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Men’s Health: Strength & Courage in Pursuit of Mental Wellness

Written by: Dr. Darren Jones, PhD, LP
Edited by: Dr. Julie Braciszewski, PhD, LP

Currently, men are experiencing mental health distress at alarmingly high rates. This distress may look different than stereotypical anxiety or depression, but causes just as much disruption in life. Research tells us that men tend to focus distress outward, engaging in externalizing behaviors such as initiating more relationship conflict, throwing themselves into work, using alcohol or other substances, and/or increasing time spent on ‘escape’ type activities such as video games.  Despite how disruptive these behaviors might be to their lives, men are far less likely than others to seek help. One of the main reasons is due to the stigma associated with seeking mental health services. Though there has been notable progress in reducing the stigma of seeking mental health services in recent years, there is still much work to be done.

Where Does Stigma Come From?

On average boys receive less social emotional coaching as compared to girls. Throughout childhood, adolescence, and into manhood, men receive messages that often inhibit and even punish genuine emotional expression and help seeking. This creates significant barriers to acknowledging distress and seeking effective help. In fact, we know men are currently suffering from high rates of anxiety and depression. In a 2021 survey, 82% of U.S. men ages 25-45 reported moderate to severe feelings of stress, 73% reported symptoms of anxiety, and over 61% reported symptoms of depression. Given that the last several years have increased most individual’s stress, and mental health distress is at an all time high, we must battle the stereotypes that keep men from getting effective care.

A research article published earlier this year in the American Journal of Men’s Health addresses this important topic. The authors reviewed published research from the past decade on the stigma surrounding men’s mental health. They reported that a consistent finding was that men frequently internalize a stereotyped male identity that assumes that being a man means being strong, self-reliant, and healthy. Internalizing means that men often self-identify with and judge themselves against these ‘standards’. These same stereotypes view men with mental health issues as being weak, inadequate, and unmanly. These stereotypes contribute to stigma that creates a barrier for men to access and engage in mental health treatment.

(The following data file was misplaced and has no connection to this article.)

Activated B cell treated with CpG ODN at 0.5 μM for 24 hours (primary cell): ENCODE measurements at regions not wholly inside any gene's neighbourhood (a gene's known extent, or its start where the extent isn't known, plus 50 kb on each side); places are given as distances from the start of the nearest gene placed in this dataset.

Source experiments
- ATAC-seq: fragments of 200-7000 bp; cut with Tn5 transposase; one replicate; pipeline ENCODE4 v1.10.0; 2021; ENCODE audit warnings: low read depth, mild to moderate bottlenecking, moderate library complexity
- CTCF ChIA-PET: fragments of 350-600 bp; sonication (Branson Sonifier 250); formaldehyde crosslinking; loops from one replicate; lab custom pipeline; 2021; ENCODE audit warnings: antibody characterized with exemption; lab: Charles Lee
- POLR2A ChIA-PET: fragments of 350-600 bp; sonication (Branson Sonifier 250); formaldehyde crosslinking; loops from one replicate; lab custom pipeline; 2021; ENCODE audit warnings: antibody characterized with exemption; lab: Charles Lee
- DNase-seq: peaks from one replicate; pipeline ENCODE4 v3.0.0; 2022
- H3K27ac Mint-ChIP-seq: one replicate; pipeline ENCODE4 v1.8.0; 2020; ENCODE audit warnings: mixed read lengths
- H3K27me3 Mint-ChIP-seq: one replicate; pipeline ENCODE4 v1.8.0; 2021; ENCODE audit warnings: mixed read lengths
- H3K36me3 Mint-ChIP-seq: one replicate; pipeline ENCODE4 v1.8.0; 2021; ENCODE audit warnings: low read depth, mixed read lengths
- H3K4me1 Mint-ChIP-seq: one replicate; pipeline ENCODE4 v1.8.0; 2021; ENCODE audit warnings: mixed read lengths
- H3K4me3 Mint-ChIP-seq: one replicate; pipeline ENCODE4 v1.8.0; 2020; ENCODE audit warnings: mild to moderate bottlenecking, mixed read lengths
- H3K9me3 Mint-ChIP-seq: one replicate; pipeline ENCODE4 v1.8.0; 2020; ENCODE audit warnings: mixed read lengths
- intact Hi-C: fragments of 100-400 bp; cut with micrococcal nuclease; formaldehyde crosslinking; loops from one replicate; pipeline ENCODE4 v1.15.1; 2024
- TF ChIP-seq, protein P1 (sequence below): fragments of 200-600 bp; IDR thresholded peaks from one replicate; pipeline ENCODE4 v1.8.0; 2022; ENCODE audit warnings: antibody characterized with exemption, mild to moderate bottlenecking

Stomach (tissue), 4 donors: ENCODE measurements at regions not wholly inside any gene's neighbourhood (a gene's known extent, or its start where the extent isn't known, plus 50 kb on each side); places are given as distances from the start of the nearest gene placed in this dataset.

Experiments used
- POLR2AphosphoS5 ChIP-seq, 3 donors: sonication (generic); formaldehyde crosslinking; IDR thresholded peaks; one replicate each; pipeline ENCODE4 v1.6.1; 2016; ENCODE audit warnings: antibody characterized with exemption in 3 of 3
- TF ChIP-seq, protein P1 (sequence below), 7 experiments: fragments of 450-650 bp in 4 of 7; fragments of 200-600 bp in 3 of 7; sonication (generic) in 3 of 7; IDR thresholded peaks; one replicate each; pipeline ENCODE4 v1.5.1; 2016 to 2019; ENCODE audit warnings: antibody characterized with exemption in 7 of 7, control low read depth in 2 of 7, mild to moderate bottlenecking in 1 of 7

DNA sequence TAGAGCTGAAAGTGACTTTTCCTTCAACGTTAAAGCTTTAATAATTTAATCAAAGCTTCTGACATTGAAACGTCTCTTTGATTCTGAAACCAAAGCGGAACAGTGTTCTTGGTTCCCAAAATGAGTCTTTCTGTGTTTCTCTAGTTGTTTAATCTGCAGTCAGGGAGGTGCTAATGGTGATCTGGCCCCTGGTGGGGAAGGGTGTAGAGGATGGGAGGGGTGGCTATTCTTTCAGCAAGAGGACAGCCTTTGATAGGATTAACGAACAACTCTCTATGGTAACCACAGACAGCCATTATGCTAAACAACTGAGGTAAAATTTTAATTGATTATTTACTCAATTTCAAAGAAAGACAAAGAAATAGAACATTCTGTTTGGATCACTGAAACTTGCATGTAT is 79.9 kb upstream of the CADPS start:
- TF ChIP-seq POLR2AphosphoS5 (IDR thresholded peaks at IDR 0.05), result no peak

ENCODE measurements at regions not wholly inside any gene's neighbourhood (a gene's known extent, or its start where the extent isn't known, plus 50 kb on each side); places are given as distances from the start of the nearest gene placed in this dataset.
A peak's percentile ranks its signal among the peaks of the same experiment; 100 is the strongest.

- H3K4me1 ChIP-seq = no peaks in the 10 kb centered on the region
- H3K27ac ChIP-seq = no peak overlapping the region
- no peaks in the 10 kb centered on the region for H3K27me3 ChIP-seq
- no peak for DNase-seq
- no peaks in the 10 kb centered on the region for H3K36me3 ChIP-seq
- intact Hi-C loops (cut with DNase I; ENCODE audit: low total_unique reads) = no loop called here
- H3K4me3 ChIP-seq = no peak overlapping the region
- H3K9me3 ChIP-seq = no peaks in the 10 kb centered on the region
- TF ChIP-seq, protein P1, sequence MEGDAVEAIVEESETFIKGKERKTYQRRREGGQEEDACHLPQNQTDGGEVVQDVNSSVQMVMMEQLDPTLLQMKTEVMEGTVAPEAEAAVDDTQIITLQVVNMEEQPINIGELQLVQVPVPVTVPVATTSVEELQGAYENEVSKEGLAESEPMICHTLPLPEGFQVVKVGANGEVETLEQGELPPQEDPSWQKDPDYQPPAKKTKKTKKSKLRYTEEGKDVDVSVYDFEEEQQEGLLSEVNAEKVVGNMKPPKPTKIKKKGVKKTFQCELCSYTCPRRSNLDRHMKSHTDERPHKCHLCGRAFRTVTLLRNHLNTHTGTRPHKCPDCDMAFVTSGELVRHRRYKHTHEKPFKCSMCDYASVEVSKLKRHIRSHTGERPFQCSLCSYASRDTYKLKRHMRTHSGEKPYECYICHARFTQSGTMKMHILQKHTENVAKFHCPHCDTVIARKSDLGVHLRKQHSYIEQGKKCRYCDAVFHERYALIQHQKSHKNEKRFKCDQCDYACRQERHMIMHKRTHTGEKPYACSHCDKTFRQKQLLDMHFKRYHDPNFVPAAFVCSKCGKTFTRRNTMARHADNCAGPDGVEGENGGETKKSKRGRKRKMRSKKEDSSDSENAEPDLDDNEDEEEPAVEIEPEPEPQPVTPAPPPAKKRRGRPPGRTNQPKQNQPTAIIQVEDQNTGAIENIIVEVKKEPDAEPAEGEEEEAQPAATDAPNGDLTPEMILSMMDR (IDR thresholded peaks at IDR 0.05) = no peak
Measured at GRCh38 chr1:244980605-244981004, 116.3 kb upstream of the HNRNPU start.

The good news is that all men can play a valuable role in reducing this stigma. The authors describe three promising strategies to pursue.

Peer Support Breaks Stereotypes

First, the role of peer support is vital. Men who experience mental health issues can serve as important sources of support for other men who need services. Setting up formal peer support networks are one way that organizations and communities can encourage and facilitate these connections. However, on a more personal level, informing your friends, dad, uncles, neighbors and coworkers that you are experiencing mental health distress and are seeking out mental health support can also facilitate peer support. Sharing your experiences draws these peer support networks together and more men in your life are likely to seek the support they deserve.

Mental Health Literacy Among Men

Second, mental health literacy can be improved by creating opportunities for men to have interactions with mental health professionals that include positive messaging. Consider inviting a mental health professional to deliver a presentation to your company, church, or social group. If you have engaged in mental health support, share your knowledge of the process and services.

Help Seeking is Strong and Courageous

Third, when men seek help for mental health issues we should frame that behavior as strength- based and courageous. Let your sons, brothers, friends, and co-workers know that you support them and view their seeking help as a positive and laudatory action.

Men may be socialized to inhibit emotional expression and may be taught fewer or less varied coping skills while growing up. But this doesn’t have to get in the way of obtaining the services and support they need to experience happiness, security, and growth. With rates of mental health distress so high currently, all men have an important opportunity to reduce stigma and play a positive role in helping more people access the care that they need.

 

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